Cyprus' finance minister has insisted that the island’s banks were not a hub for money laundering and eurozone peers should decide quickly on the indebted island's bailout bid. The minister's position comes amid increasing reluctance in the German Bundestag to bail out Cyprus.
Cyprus applied for financial aid last June after its banks suffered huge losses on a EU-approved writedown of Greek debt, but some eurozone states have voiced unease about bailing out a country they say must improve financial transparency.
"Nobody has proved so far that we offend against the rules or even support money laundering," Finance Minister Vassos Shiarly told Der Spiegel magazine in an interview published Sunday (13 January).
"We see our future as a serious financial centre. That's why we want to be one step ahead of our European partners in financial market regulation in future," he told the weekly.
Shiarly said money laundering existed everywhere, including in Germany, but that Cyprus was fighting it resolutely.
In November, Der Spiegel had cited a German intelligence agency report as saying "Russian oligarchs, business people and mafiosi" would benefit most from any bailout and that Cyprus was a "gateway for money laundering in the EU". According to the report, about €20 billion were deposited in Cyprus in 2011 by Russian oligarchs.
But while German Chancellor Angela Merkel on Friday called on Cyprus to move forward with its own obligations and reforms, she also said EU states must show solidarity, apparently giving conditional support to a bailout for the island.
Finance Minister Wolfgang Schäuble said later on Friday that unless the Cypriot government could show it was sticking to anti-laundering rules, "we have no desire for a race on who is willing to do something first".
A potential rescue bill of €17 billion, equivalent to the country's entire economic output, has deepened concerns among EU partners about Cyprus' debts, and some doubt it would be able to repay the aid without more concessions from lenders.
Will the Bundestag ratify the bailout?
A number of lawmakers from Germany's parliament, which would have to approve any bailout, have already voiced concerns about a rescue for Cyprus, a popular tax haven for wealthy Russians.
Cyprus says it fully complies with international rules against money laundering and that its double-taxation avoidance treaty with Moscow and low tax rate give it a competitive edge.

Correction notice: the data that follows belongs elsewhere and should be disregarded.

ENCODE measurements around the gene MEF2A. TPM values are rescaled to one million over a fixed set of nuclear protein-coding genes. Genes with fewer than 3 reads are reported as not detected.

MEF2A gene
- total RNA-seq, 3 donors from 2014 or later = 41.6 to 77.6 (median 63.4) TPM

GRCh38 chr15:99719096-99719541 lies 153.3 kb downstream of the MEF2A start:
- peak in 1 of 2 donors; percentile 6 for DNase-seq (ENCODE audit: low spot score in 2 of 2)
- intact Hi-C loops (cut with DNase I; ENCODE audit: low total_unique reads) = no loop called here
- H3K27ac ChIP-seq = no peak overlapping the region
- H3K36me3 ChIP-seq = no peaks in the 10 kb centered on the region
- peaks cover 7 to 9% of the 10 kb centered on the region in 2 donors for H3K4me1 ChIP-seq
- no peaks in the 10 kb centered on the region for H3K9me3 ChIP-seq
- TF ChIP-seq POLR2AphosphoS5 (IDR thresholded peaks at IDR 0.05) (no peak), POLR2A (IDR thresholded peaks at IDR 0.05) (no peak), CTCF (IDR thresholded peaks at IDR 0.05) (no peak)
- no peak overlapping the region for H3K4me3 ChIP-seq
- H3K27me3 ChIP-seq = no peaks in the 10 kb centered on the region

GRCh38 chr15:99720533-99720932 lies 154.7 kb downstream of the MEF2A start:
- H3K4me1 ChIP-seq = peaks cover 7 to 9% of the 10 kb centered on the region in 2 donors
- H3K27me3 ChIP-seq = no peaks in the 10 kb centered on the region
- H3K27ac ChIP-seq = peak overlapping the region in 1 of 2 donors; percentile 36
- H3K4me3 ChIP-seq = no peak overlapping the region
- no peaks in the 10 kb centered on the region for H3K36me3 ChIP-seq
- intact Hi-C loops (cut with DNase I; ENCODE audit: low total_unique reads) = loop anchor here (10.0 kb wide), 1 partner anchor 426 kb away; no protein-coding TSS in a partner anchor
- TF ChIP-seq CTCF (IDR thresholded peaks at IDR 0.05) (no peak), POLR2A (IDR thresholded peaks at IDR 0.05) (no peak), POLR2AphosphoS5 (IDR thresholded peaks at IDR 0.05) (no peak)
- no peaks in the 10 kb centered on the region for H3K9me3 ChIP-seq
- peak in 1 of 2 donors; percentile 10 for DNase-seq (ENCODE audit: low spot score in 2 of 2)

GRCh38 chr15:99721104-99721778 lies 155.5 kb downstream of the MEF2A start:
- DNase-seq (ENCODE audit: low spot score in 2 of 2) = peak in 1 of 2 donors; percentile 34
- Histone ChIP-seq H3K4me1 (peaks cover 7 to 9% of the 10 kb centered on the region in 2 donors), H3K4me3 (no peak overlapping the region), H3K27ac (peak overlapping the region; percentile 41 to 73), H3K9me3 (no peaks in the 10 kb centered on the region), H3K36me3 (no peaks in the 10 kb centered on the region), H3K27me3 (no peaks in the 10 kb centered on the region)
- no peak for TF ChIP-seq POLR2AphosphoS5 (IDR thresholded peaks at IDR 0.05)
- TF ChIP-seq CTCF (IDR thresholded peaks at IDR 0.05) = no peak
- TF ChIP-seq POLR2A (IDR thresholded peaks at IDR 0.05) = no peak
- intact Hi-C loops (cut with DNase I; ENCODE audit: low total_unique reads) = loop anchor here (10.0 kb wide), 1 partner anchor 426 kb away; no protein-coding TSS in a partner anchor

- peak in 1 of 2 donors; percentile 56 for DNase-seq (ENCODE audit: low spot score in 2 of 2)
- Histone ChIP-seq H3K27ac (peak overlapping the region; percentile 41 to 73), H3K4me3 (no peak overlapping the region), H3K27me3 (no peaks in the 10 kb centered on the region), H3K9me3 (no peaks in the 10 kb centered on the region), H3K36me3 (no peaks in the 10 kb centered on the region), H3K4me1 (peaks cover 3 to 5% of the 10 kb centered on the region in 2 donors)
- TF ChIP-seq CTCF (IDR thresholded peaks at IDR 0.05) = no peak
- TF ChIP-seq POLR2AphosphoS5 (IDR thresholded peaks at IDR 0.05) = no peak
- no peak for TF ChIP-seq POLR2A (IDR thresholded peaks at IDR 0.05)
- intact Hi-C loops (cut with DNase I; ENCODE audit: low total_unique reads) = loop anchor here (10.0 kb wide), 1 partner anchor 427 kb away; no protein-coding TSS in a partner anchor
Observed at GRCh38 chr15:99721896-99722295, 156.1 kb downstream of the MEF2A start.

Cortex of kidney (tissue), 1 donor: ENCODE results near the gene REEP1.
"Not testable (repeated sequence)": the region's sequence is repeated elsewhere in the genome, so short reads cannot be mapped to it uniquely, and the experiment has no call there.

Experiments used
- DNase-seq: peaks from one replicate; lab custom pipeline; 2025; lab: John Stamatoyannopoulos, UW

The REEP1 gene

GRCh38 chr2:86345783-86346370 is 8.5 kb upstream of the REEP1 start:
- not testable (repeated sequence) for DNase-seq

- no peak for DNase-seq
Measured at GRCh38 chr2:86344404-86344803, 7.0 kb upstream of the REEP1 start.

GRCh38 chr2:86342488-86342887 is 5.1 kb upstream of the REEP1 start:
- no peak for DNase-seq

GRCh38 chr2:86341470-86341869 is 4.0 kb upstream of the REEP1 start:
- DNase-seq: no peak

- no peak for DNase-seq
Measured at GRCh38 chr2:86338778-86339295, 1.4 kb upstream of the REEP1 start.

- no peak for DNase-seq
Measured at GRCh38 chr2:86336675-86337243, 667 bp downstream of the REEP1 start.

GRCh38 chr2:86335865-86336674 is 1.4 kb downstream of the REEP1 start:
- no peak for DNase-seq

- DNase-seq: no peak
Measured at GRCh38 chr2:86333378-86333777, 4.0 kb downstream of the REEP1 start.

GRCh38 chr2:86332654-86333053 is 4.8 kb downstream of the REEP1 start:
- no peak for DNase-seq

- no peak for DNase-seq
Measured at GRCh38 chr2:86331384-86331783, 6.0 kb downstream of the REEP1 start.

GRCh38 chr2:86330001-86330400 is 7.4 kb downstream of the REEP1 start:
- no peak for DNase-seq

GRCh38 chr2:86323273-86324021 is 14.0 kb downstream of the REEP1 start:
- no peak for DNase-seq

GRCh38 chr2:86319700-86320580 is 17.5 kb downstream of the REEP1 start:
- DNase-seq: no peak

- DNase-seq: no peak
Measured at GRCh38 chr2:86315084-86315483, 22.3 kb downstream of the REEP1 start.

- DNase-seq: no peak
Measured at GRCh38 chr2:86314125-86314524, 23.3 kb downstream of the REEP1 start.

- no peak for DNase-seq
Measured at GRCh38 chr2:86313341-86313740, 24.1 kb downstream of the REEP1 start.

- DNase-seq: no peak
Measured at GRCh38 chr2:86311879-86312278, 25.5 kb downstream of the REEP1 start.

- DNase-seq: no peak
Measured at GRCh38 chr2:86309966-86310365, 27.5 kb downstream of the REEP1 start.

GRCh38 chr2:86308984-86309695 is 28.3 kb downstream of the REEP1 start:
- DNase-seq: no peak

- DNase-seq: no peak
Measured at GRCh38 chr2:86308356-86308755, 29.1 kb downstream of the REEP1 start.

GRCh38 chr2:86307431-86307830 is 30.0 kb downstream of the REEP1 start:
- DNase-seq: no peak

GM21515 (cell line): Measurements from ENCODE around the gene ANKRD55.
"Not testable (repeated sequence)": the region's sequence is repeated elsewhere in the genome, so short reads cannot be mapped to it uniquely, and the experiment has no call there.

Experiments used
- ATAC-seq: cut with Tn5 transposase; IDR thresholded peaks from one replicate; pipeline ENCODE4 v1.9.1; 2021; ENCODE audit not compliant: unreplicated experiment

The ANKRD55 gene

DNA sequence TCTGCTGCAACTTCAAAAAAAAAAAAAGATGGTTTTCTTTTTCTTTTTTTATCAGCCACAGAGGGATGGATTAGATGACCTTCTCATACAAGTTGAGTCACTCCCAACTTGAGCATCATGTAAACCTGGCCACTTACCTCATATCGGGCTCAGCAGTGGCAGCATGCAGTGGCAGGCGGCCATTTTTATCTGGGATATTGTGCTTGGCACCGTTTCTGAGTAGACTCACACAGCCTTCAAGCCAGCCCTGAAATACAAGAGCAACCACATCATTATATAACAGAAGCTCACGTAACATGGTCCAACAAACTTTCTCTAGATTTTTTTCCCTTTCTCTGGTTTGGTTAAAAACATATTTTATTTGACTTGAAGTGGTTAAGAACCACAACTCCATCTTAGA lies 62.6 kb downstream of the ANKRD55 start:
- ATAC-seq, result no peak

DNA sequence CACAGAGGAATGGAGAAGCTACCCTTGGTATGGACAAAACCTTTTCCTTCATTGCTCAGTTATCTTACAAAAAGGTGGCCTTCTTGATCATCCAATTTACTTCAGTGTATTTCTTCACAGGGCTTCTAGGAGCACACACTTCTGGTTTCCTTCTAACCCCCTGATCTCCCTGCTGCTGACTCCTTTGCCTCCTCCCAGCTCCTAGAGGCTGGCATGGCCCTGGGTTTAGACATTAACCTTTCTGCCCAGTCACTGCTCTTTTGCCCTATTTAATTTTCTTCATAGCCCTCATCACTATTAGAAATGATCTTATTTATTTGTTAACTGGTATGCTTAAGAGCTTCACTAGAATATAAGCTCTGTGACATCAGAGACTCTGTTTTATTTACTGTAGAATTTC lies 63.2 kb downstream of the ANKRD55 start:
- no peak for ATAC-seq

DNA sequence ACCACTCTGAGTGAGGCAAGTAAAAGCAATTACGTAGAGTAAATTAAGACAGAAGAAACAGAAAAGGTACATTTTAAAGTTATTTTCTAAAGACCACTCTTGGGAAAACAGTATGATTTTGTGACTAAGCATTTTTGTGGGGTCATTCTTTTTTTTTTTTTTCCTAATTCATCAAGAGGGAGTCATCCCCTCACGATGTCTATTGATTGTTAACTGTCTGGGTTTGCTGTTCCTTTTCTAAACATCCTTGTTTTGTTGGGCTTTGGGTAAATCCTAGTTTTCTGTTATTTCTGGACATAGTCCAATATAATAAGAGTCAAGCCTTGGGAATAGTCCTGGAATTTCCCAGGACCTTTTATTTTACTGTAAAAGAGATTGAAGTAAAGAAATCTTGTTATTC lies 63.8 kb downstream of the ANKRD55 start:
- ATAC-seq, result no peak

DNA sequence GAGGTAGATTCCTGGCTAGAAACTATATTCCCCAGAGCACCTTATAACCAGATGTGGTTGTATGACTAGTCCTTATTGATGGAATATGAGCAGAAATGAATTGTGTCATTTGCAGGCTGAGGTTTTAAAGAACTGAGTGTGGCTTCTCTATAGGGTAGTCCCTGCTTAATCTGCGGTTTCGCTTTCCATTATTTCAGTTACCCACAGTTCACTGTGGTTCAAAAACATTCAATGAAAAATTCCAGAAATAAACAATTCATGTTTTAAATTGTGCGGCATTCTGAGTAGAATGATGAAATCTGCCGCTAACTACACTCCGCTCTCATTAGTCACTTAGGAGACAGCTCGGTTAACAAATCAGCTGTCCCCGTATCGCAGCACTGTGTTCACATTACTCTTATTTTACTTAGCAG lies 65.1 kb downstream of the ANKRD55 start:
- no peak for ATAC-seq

Shiarly rejected demands to raise the corporate tax rate, saying it was discussed intensively when Cyprus joined the EU and found not to be a problem.
But European Central Bank board member Jörg Asmussen told Der Spiegel that Cyprus would need to do more before financial aid could flow.
"My impression is that improved transparency of the financial sector will be decisive for member states to agree to a programme," Asmussen was quoted as saying.
The results of an asset review of Cyprus' banking sector are due on 18 January and eurozone finance ministers will discuss the country's aid request at a regular meeting in Brussels on 21 January. No decision is expected from that meeting.
Shiarly said the island state's parliament had agreed all conditions set by international lenders for a bailout.
"Given the uncertain situation, a quick decision by the Eurogroup is necessary to stabilise market confidence," the finance minister added.
Speaking in Cyprus on 11 January, at a congress of the centre-right European Peoples' Party, German Chancellor Angela Merkel called on Cyprus to undertake reforms, AFP reported. She did not elaborate.
Merkel also gave her full support to Nikos Anastasiades, leader of the Cyoriot centre-right party DISY and minister in the current government, and added that she was confident that he would win the presidential election.
Russian Finance Minister Anton Siluanov said on 11 January his country was ready to loosen the terms under Cyprus had to repay a loan of 2.5 billion euros ($3.32 billion) which the island nation received from Russia in 2011, AFP reported.
He made no reference to discussions of any potential future loans.
Cyprus, which joined the EU in 2004 and became a eurozone member in 2008, held the EU presidency in the second half of 2012.
The entire island of Cyprus is officially EU territory, but the country is divided. Turkey, an EU candidate, doesn’t recognise the Republic of Cyprus and has occupied the northern part of the island since 1974.
The Turkish intervention was a response to a coup d’état on 15 July 1974 by the Greek military junta and a move to unite the island with Greece. On 20 July the Turkish army invaded the island with 30,000 soldiers. Three days later, a cease-fire was agreed. By then, 37% of the island was controlled by Turkish forces and 180,000 Greek-Cypriots had been evicted from their homes in the north.
Cyprus is heavily exposed to the Greek crisis and needs to salvage its banking system.
- 17 Feb.: Presidential election in Cyprus, with possible second round on 24 Feb.
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